# Calculate current using compensation

simulate this circuit – Schematic created using CircuitLab

Let's say we know the values of $Z_1$, $Z_2$, $Z_3$. We know the value of $I_3(0)$ - the current in the wire with $Z_3$ and $E_3$ when the switch $S$ is in the position 0. We also know $I_3(1)$ - the same current when the switch is in position 1.

The task is: find $I_3(2)$ - the current $I_3$ when the switch is in position 2. I have tried using the compensation theorem, replacing the wire with $Z_2$ with an ideal current generator, but that didn't work out.

To find $I_3(2)$ you need to know the voltage at the top node (call it $V_t$). Then you know by Ohm's Law that $$I_3(2) = (E_3 - V_t)/Z_3$$
To find $V_t$ you can use superposition (assuming $E_3$, $E_1$, and $I_g$ are independent sources). This requires turning off all sources except one and finding the remaining source's contribution to $V_t$, then repeating until you have found the contribution of all three sources. $V_t$ due to all three sources is then by superposition the sum of the three contributions.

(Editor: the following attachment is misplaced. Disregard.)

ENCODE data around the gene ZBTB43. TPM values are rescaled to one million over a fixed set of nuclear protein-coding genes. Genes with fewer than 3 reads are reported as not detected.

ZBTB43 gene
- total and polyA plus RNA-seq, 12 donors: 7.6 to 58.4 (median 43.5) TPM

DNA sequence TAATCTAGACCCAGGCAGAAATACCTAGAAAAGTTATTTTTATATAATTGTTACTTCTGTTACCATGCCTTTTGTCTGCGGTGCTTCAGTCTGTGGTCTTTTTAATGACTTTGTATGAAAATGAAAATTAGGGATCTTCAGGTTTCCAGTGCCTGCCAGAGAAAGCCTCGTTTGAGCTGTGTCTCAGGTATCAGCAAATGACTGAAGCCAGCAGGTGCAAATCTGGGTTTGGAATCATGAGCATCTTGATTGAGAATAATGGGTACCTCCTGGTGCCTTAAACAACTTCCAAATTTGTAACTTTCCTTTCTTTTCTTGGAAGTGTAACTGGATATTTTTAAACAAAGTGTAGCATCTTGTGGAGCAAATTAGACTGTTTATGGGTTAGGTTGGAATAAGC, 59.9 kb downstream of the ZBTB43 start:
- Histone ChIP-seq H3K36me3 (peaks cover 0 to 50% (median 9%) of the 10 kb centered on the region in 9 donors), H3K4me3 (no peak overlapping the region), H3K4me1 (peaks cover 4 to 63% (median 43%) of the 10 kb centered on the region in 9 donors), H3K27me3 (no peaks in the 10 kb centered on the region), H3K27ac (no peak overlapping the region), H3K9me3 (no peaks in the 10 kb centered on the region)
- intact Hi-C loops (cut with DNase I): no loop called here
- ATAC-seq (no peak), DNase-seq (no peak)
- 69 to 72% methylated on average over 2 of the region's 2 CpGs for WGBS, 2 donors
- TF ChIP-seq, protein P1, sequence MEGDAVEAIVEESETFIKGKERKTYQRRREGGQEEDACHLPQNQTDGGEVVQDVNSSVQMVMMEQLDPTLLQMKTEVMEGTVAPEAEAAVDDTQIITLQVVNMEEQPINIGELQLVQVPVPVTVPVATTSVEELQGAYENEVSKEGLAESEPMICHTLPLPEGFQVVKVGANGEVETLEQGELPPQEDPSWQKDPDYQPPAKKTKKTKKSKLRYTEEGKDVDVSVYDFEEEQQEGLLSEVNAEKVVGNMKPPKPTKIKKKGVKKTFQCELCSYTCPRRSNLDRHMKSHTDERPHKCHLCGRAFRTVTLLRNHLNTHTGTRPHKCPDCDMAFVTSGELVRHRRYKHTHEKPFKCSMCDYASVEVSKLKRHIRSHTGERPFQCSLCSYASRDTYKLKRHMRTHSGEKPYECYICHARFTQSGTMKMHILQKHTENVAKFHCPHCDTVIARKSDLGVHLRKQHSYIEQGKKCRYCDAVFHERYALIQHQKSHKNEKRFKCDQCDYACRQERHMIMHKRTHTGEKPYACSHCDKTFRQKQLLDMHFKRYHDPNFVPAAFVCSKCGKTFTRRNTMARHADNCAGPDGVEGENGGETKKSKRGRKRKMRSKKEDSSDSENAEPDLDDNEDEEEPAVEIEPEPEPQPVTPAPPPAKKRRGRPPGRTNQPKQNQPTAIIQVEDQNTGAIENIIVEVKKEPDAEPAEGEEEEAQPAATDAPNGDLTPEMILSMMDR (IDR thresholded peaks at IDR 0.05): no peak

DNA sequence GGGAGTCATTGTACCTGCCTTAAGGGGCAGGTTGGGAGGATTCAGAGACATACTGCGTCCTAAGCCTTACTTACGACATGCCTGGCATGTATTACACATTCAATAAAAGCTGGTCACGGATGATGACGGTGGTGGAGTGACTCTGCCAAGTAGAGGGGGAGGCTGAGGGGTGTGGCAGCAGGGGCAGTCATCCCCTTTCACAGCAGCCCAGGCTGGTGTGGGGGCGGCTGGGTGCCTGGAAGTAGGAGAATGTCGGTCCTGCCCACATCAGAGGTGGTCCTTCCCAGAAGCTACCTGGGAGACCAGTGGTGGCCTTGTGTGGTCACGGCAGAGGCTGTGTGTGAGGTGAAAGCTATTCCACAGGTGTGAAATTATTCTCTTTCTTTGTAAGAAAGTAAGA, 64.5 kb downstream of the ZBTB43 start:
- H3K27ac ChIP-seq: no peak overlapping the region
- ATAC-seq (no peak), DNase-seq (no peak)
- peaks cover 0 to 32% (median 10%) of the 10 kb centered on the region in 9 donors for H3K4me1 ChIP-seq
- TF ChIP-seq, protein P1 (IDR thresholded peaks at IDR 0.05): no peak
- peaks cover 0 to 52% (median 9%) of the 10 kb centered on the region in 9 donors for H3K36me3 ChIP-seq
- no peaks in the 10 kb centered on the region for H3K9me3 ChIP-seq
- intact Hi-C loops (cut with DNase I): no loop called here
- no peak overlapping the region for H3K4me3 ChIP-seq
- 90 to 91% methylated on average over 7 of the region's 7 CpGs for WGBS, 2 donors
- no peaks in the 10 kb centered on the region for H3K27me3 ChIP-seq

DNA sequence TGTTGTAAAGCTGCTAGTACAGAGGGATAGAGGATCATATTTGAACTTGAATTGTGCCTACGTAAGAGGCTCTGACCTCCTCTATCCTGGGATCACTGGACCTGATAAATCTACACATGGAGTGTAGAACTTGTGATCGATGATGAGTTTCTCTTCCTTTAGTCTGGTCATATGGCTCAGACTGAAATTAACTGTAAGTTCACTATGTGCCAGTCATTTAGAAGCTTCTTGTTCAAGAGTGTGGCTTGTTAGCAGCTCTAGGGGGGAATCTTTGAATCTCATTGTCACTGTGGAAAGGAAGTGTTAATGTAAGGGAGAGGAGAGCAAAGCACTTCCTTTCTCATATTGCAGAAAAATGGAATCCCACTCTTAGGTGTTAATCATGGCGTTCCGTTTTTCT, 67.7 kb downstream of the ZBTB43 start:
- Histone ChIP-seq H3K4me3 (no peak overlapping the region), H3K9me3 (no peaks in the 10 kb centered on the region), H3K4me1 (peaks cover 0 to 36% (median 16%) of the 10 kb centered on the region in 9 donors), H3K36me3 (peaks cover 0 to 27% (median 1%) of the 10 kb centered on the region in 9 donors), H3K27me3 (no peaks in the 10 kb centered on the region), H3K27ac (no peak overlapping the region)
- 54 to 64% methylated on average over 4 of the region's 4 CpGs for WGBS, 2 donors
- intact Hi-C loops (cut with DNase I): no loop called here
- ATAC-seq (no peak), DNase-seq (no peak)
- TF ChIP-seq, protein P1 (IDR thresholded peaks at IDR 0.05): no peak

For example, to find the contribution of $E_3$, $E_1$ becomes a short and $I_g$ becomes an open circuit. That means $Z_1$ and $Z_2$ are in parallel, and this parallel resistance is in series with $Z_3$. $V_t$ is then the output of a voltage divider formed by $Z_3$ and $Z_1 \parallel Z_2$.
$E_1$'s contribution is very similar, except $Z_2$ and $Z_3$ are in parallel and this parallel resistance is in series with $Z_1$.
For $I_g$'s contribution, with $E_1$ and $E_3$ off all three impedances are in parallel so $V_t = I_g \times (Z_1 \parallel Z_2 \parallel Z_3)$.